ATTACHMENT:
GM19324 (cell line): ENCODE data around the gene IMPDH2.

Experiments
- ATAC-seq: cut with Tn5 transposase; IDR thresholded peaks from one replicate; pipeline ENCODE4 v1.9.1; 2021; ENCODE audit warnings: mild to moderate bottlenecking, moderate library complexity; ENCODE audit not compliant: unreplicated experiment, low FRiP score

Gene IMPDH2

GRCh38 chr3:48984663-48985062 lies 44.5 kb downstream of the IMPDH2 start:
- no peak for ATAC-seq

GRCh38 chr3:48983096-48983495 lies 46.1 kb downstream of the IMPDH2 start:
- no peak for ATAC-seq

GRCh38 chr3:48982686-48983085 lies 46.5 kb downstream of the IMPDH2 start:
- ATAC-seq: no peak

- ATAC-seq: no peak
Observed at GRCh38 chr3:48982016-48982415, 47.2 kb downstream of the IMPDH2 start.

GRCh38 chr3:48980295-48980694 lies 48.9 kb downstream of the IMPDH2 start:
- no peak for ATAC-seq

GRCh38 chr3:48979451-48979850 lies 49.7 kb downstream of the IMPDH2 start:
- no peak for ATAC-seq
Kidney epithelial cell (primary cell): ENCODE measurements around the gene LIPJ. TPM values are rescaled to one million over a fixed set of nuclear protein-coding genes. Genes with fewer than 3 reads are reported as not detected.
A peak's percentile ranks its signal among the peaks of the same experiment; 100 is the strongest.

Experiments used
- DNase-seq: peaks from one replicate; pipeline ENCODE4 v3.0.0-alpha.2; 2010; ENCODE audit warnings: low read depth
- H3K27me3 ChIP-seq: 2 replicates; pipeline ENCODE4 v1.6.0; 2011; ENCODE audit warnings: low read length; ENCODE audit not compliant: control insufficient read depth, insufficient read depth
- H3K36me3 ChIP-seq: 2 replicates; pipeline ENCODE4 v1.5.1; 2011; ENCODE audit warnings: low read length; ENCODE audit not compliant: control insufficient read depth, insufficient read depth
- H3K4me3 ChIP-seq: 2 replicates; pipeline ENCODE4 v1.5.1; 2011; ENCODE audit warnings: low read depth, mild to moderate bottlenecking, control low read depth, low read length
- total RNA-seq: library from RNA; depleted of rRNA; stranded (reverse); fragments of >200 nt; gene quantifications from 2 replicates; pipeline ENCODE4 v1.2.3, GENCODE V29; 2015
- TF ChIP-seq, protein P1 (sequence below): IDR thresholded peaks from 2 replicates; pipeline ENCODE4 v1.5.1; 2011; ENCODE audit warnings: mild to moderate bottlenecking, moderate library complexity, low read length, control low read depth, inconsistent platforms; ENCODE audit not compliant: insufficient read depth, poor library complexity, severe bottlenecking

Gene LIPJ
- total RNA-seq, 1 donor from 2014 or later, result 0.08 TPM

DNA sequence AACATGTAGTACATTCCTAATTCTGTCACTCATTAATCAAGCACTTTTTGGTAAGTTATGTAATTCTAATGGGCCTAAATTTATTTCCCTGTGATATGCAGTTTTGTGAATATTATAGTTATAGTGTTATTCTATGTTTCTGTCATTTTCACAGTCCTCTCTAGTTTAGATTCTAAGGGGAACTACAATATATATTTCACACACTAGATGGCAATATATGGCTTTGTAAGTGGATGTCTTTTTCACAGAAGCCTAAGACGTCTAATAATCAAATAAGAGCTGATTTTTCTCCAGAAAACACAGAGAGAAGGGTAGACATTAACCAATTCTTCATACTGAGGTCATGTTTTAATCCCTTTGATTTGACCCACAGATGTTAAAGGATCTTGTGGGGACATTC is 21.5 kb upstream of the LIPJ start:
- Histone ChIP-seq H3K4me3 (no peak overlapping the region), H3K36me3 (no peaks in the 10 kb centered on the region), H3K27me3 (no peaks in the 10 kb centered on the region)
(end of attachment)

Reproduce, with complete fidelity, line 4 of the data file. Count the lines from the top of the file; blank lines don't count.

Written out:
Gene IMPDH2